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Chapter 3: Scene 9: Begining the Trial

     


       I can't believe I'm here. Yesterday, I woke up a ranch kid in my own bed. Then we went to the hearing in Wheatland where nothing went like I expected. I figured Mom and me would go in, the judge would give me a mean talking to, and maybe put me on probation and I'd go home.


       We walked into the courtroom, me, Mom and Mr. Jackson, the lawyer Pete told her to hire. Jackson took me up to a table in front and Mom sat behind us in the first row of chairs behind a wood fence. Jackson had this plaid jacket on and a tie even. Nobody wears ties in Wheatland except maybe at funerals and not always then. I bet Pete don't even own a tie. Jackson plunked a brief case down on the table, like he was somebody important. He pulled on me to stand up when the judge came in.


       Old man Shields just won election for judge . He's a lawyer, but a wheat farmer, too, like most everybody else in Carroll County . He still has a white forehead and a sunburned face. We see him all the time in town, but when he came in he looked different, mostly because he had a black robe on. He sat down at a table higher up than ours so he could look down on us.


       Then the judge said the hearing was open and the whole pack of them started in on me. The juvenile officer , the judge, the sheriff , and worst of all, Roy Fletcher.


       John stole money.


       John knocked Roy Fletcher out.


       John smarts off to his uncles at home.


        Like that's a crime .


ThinkLink: Have you ever beenn a situation where everyone but you was deciding what would happen to you?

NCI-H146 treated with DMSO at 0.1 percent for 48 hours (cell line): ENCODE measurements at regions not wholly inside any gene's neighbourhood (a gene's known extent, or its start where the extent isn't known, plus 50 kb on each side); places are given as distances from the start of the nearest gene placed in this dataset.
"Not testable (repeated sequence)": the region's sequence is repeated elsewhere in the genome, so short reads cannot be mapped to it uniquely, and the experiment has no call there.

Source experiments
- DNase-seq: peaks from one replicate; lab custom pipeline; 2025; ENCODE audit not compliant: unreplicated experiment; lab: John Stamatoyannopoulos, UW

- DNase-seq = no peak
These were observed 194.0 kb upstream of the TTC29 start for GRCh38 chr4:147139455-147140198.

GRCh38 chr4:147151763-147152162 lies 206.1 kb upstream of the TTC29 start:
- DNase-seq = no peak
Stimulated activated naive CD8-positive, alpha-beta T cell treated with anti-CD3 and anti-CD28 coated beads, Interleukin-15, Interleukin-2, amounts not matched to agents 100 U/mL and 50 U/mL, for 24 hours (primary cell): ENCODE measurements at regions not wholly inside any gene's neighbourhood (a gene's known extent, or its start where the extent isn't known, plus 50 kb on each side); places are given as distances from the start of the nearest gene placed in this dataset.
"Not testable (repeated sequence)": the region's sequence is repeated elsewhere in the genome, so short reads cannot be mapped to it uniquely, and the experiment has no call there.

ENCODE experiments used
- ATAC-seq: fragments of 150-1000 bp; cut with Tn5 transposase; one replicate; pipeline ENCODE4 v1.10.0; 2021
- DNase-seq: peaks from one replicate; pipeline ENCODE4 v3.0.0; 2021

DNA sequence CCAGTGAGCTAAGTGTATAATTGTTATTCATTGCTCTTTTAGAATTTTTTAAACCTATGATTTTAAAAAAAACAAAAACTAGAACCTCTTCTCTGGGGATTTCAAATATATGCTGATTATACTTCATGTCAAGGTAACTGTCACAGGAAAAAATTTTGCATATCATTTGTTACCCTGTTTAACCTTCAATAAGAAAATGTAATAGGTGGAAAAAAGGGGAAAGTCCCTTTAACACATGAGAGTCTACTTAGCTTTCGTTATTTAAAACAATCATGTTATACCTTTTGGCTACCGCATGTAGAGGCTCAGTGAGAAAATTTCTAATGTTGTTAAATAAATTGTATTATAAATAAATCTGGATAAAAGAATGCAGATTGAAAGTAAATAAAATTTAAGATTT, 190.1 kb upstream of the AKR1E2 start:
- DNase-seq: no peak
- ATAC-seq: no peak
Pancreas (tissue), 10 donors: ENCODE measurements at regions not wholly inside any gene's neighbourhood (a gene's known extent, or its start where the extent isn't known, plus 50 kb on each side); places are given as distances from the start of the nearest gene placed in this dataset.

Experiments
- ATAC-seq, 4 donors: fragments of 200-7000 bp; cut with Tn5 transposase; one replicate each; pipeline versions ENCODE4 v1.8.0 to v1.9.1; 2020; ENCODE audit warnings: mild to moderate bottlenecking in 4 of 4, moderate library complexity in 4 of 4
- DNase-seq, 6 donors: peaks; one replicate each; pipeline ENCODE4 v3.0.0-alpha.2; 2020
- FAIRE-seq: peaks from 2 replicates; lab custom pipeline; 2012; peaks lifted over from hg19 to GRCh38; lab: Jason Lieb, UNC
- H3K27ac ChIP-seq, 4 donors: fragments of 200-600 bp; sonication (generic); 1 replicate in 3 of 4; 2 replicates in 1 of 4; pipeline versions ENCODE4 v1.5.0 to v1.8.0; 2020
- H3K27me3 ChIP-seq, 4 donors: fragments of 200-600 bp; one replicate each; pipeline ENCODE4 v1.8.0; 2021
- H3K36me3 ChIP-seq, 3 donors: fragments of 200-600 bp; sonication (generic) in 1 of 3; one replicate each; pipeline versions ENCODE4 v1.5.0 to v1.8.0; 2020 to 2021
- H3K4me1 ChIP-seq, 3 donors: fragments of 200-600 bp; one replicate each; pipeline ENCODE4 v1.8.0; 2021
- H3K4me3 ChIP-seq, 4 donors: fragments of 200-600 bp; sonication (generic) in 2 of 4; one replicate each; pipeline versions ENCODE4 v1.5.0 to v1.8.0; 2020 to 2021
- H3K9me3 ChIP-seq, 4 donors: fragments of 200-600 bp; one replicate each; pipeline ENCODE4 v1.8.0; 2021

While Jackson thumbed through a pile of papers in his brief case , trying to come up with something good to say for me, I looked around at Pete and Red in the back row. It surprised me how much they look alike, almost like it was my first time seeing them. Same sharp noses, and chins that stick out, only Pete has dark hair and Red's hair is sort of faded orange. Pete looked at the ceiling and Red looked out the window. I'd had the crazy idea they'd come to speak up for me, to tell how I could go back to the ranch with them, but they hadn't said word one.


       Roy Fletcher leaned against the side wall, hands greasy, like always, but at least wearing a clean shirt. He had this little smile on his face like, "I gotcha now, kid."


       And why was Norman Ryan, the guy Mom met at the Grange Hall , sitting in the back row? Guess so he could go back and talk about us to all the nosy old folks there. Last thing Mom needs is a guy around. Between my dad and Pete, you'd think she's had enough pushing around.


       Even Mom didn't look like herself. Because she was in a dress, maybe, instead of jeans. She just sat there picking at a piece of dry skin next to her thumbnail and listening to all the bad things they told on me. She looked so worried it scared me.



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 Updated on 5/13/04

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